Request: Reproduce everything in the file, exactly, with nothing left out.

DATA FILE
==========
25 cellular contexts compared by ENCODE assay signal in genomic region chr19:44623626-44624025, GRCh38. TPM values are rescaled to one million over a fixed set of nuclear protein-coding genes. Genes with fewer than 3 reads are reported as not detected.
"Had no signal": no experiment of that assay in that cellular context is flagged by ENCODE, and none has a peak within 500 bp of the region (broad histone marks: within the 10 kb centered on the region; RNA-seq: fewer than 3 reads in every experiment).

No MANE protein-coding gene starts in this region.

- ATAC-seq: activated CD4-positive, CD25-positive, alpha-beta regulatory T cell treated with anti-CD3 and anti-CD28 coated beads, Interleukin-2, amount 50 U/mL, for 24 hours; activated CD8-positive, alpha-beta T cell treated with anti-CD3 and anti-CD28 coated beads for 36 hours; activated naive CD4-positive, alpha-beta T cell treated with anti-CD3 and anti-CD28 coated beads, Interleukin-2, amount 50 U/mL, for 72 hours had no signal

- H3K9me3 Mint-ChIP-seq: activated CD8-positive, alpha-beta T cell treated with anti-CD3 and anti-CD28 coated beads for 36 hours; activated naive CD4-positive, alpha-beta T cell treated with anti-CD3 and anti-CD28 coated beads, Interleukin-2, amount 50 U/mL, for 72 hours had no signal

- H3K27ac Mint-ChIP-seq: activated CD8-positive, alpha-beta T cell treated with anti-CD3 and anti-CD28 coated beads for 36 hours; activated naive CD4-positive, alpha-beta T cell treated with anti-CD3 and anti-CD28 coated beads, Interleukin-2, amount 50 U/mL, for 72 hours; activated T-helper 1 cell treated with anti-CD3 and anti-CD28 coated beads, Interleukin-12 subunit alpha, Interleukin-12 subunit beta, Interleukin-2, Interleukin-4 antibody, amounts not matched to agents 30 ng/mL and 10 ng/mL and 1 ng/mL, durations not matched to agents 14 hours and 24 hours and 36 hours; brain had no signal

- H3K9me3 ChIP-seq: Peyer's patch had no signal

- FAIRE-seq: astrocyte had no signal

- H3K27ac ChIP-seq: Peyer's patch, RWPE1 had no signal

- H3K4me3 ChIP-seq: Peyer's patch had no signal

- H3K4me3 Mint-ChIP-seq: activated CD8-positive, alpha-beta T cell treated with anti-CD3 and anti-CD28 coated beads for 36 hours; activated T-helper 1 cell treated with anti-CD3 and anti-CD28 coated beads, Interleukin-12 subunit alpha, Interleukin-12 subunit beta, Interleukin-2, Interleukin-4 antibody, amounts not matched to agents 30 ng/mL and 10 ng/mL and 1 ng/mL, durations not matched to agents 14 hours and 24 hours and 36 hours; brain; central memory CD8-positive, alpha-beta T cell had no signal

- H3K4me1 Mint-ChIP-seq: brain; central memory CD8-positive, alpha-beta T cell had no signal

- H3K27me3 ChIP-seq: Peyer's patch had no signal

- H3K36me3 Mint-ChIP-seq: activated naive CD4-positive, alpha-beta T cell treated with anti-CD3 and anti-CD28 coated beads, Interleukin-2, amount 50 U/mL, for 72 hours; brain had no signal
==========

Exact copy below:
25 cellular contexts compared by ENCODE assay signal in genomic region chr19:44623626-44624025, GRCh38. TPM values are rescaled to one million over a fixed set of nuclear protein-coding genes. Genes with fewer than 3 reads are reported as not detected.
"Had no signal": no experiment of that assay in that cellular context is flagged by ENCODE, and none has a peak within 500 bp of the region (broad histone marks: within the 10 kb centered on the region; RNA-seq: fewer than 3 reads in every experiment).

No MANE protein-coding gene starts in this region.

- ATAC-seq: activated CD4-positive, CD25-positive, alpha-beta regulatory T cell treated with anti-CD3 and anti-CD28 coated beads, Interleukin-2, amount 50 U/mL, for 24 hours; activated CD8-positive, alpha-beta T cell treated with anti-CD3 and anti-CD28 coated beads for 36 hours; activated naive CD4-positive, alpha-beta T cell treated with anti-CD3 and anti-CD28 coated beads, Interleukin-2, amount 50 U/mL, for 72 hours had no signal

- H3K9me3 Mint-ChIP-seq: activated CD8-positive, alpha-beta T cell treated with anti-CD3 and anti-CD28 coated beads for 36 hours; activated naive CD4-positive, alpha-beta T cell treated with anti-CD3 and anti-CD28 coated beads, Interleukin-2, amount 50 U/mL, for 72 hours had no signal

- H3K27ac Mint-ChIP-seq: activated CD8-positive, alpha-beta T cell treated with anti-CD3 and anti-CD28 coated beads for 36 hours; activated naive CD4-positive, alpha-beta T cell treated with anti-CD3 and anti-CD28 coated beads, Interleukin-2, amount 50 U/mL, for 72 hours; activated T-helper 1 cell treated with anti-CD3 and anti-CD28 coated beads, Interleukin-12 subunit alpha, Interleukin-12 subunit beta, Interleukin-2, Interleukin-4 antibody, amounts not matched to agents 30 ng/mL and 10 ng/mL and 1 ng/mL, durations not matched to agents 14 hours and 24 hours and 36 hours; brain had no signal

- H3K9me3 ChIP-seq: Peyer's patch had no signal

- FAIRE-seq: astrocyte had no signal

- H3K27ac ChIP-seq: Peyer's patch, RWPE1 had no signal

- H3K4me3 ChIP-seq: Peyer's patch had no signal

- H3K4me3 Mint-ChIP-seq: activated CD8-positive, alpha-beta T cell treated with anti-CD3 and anti-CD28 coated beads for 36 hours; activated T-helper 1 cell treated with anti-CD3 and anti-CD28 coated beads, Interleukin-12 subunit alpha, Interleukin-12 subunit beta, Interleukin-2, Interleukin-4 antibody, amounts not matched to agents 30 ng/mL and 10 ng/mL and 1 ng/mL, durations not matched to agents 14 hours and 24 hours and 36 hours; brain; central memory CD8-positive, alpha-beta T cell had no signal

- H3K4me1 Mint-ChIP-seq: brain; central memory CD8-positive, alpha-beta T cell had no signal

- H3K27me3 ChIP-seq: Peyer's patch had no signal

- H3K36me3 Mint-ChIP-seq: activated naive CD4-positive, alpha-beta T cell treated with anti-CD3 and anti-CD28 coated beads, Interleukin-2, amount 50 U/mL, for 72 hours; brain had no signal